Re. Photos vs. illustrations

Subject: Re. Photos vs. illustrations
From: geoff-h -at- MTL -dot- FERIC -dot- CA
Date: Wed, 22 May 1996 11:34:01 -0500

The main difference between technical (as opposed to "art") photos and
illustrations lies in the degree of abstraction. (Simplistically,
abstraction represents the amount of simplification of detail or
focusing on only a subset of the total visual information in an
image.) Photos provide considerable context ("everything including the
kitchen sink") and as a result, have a relatively low level of
abstraction; conversely, illustrations remove considerable context,
leaving only what is necessary for comprehension, and thus provide a
high degree of abstraction. There are certainly "realistic"
illustrations that fall somewhere in between these two artificial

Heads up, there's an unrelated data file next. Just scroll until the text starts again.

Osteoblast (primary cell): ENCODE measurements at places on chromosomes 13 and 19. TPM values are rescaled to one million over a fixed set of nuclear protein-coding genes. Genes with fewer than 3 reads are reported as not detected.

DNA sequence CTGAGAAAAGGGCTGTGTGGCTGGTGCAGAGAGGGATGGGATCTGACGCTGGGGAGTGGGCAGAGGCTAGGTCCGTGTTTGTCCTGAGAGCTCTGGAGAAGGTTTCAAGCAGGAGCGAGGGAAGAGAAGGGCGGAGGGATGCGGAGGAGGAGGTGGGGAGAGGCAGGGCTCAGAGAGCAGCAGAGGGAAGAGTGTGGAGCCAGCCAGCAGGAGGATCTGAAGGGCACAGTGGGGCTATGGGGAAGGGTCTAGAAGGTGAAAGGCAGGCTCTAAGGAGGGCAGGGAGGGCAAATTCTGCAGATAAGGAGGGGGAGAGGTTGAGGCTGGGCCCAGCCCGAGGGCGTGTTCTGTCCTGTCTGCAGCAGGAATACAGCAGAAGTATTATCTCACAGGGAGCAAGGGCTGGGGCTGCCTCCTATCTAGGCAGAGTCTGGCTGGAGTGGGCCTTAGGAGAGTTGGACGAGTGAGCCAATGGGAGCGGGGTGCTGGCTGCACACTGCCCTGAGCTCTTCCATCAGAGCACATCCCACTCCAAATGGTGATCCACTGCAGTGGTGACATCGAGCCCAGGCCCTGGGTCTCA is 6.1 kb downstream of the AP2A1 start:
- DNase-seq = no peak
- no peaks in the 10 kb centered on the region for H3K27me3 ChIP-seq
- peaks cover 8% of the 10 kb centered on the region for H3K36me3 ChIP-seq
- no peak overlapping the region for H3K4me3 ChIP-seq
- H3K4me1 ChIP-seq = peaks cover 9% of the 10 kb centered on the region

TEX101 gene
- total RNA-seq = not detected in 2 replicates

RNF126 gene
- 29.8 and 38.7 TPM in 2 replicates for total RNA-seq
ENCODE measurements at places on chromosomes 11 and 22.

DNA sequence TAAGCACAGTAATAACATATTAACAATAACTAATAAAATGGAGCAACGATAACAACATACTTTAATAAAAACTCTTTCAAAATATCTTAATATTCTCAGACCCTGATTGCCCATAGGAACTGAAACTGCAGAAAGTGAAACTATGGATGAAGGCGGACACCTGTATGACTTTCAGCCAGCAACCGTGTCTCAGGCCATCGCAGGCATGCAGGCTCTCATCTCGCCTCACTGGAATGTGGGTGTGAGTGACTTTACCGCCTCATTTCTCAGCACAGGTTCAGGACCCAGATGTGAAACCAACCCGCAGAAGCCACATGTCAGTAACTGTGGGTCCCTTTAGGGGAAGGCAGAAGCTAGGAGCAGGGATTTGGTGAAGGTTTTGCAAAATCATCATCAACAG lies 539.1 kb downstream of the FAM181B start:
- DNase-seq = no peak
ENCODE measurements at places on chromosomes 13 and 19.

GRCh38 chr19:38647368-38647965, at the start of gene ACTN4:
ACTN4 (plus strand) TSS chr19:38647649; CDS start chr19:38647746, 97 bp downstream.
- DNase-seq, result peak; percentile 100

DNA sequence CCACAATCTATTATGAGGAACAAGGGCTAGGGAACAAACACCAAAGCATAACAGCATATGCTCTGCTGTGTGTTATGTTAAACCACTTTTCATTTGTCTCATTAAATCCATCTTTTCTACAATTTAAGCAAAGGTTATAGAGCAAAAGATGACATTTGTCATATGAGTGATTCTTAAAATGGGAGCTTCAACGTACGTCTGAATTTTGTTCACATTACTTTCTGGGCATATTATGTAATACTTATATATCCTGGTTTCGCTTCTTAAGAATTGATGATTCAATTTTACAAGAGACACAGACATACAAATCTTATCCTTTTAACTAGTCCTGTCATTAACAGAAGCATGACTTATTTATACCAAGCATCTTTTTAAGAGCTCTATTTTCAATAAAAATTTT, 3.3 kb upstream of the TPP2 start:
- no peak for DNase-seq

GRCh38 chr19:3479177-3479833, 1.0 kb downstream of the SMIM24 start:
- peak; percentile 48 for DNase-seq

Neither visual form is "better" than the other: each serves a
different role. Indeed, some of the most effective graphics combine
photography with illustration, such as overlaying arrows, text, or
even schematics on a photograph to focus attention on specific points
without removing the overall context. (The same can be said of words
vs. graphics: neither is "better" because each serves a different

--Geoff Hart @8^{)} geoff-h -at- mtl -dot- feric -dot- ca
Disclaimer: Speaking for myself, not FERIC.

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